Monday, August 4, 2014

Back to Business

With the flurry of summer sales and giveaways and such (and a round of edits on Corral Nocturne) safely behind me, I've finally settled back into near-daily writing. Perhaps it's because of all that time I was forced to take off in the spring, but right now I tend to work in frantic bursts of hours on end, unwilling to tear myself away from the notebook. Working in this manner, I astounded myself by finishing up two half-completed short stories in just a few days, just before my family took a week's vacation. I'd had those stories on my conscience for months, and I figured it was time to just get them done for good and all.

I seem to operate better when I have short-term goals. Right now I'm in the middle of another short story that I've had planned for a very long time, which will also be very pleasant to have off my conscience. It and the two I just mentioned, all Westerns, are intended for my next collection of Western stories; and when I finish this current one I'll have a total of six completed story drafts to edit and put together into that collection at leisure. Could we see it published this year? Possibly, but I don't want to make any rash predictions.

After finishing this story, I intend to go back to The Summer Country, which I have no excuse not to finish with nearly half of the first draft done already and a full and coherent outline to work from.

Meanwhile, I've been picking away at my summer reading. This might be the first year in recent memory where I arrive at the end of August with a few books from my list still unread—no matter, they'll keep just as nicely for fall and winter. To be fair, I have filled in the gaps with some smaller things—re-reading Saki, for instance (I am still split between liking and disliking him); and after finishing Miss Elizabeth Bennet I discovered two volumes of Milne's plays in the public domain and of course had to read them all. They made charming, relaxing reading for sunny afternoons on the deck. I do not think there is such a thing as too much Milne.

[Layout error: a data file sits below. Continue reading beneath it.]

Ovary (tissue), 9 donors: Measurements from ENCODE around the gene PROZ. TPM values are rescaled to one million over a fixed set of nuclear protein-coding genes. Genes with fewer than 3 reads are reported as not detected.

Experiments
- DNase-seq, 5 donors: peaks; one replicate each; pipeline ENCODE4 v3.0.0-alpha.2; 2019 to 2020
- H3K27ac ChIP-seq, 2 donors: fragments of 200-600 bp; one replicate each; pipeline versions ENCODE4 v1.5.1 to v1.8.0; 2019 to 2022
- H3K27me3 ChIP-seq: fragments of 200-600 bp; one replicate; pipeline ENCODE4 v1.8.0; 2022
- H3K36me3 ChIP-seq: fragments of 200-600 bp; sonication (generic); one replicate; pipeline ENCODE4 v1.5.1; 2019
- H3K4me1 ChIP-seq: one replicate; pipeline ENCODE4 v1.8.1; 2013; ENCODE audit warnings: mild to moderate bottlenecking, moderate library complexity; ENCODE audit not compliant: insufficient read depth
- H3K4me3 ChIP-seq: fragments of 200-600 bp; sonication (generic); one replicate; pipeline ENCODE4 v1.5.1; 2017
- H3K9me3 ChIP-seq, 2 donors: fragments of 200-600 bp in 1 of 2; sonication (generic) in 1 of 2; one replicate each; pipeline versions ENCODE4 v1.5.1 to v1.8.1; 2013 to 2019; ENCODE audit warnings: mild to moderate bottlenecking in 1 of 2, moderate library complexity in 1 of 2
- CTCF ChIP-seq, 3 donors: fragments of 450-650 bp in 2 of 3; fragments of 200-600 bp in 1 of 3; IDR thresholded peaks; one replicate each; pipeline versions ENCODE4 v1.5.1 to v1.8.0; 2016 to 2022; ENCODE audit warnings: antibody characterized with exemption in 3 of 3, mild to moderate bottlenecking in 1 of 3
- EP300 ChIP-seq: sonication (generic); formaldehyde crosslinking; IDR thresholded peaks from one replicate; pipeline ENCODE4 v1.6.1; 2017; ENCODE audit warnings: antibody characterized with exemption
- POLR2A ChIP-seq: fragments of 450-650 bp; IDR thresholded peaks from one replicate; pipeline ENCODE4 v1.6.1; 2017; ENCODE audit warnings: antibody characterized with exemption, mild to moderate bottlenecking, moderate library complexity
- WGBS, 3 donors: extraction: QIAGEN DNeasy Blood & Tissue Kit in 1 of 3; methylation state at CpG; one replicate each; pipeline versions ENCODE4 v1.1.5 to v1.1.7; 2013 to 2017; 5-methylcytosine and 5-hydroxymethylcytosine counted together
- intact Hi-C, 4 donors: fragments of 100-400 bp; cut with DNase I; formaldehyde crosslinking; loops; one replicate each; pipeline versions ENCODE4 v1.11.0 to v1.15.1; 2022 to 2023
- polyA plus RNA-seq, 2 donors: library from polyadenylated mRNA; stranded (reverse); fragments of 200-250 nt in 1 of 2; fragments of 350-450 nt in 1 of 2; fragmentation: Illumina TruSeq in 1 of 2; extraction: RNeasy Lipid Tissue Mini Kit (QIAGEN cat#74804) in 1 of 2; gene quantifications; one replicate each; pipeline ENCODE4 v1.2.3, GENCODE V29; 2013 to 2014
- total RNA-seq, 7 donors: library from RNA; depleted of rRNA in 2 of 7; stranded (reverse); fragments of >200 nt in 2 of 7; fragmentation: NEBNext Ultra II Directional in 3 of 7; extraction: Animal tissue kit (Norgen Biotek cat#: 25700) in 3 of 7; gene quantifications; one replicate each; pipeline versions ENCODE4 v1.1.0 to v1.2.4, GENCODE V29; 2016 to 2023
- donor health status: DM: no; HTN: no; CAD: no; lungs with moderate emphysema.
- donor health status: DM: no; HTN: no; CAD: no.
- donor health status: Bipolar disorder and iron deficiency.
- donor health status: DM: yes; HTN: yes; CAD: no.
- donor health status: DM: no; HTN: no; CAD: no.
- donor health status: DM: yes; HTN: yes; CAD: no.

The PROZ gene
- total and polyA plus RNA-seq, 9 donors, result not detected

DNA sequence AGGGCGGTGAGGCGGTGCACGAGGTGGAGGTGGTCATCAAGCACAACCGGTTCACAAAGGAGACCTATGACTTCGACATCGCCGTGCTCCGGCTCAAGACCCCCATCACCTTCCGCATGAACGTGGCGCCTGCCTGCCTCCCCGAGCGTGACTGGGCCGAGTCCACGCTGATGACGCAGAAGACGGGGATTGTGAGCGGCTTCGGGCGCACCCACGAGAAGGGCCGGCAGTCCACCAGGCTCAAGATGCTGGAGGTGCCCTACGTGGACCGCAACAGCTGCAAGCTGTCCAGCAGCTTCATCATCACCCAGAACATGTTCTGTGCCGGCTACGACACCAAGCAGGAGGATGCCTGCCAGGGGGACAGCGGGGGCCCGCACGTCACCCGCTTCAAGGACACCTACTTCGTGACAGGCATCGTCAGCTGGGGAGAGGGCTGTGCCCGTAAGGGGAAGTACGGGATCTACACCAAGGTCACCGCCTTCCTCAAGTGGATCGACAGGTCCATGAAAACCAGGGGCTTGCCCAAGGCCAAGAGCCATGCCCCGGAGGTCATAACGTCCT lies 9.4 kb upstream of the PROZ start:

Interlibrary loan has failed to find me a copy of Tarkington's National Avenue as yet. I'll give 'em a few more weeks, and then start hunting a used copy of my own. Who knew it would be so hard to finish out a trilogy?


Emily Ann said...

I like how you said about books being on your conscience. I've been thinking a lot about how God gives us writers a gift and we have the responsibility to use them wisely and share it with the I'm working on sharing my writing, though it's hard at first! Anyway, I'm about to go buy a paperback copy of The Mrs. Meade Mysteries! Can't wait to read it!! =) Thank you for sharing your gift of writing with the world!

Jack said...

It is great you are making writing progress. That is always a lovely feeling. And having books left over just means you don't have to spend too much time in the fall hunting down new ones.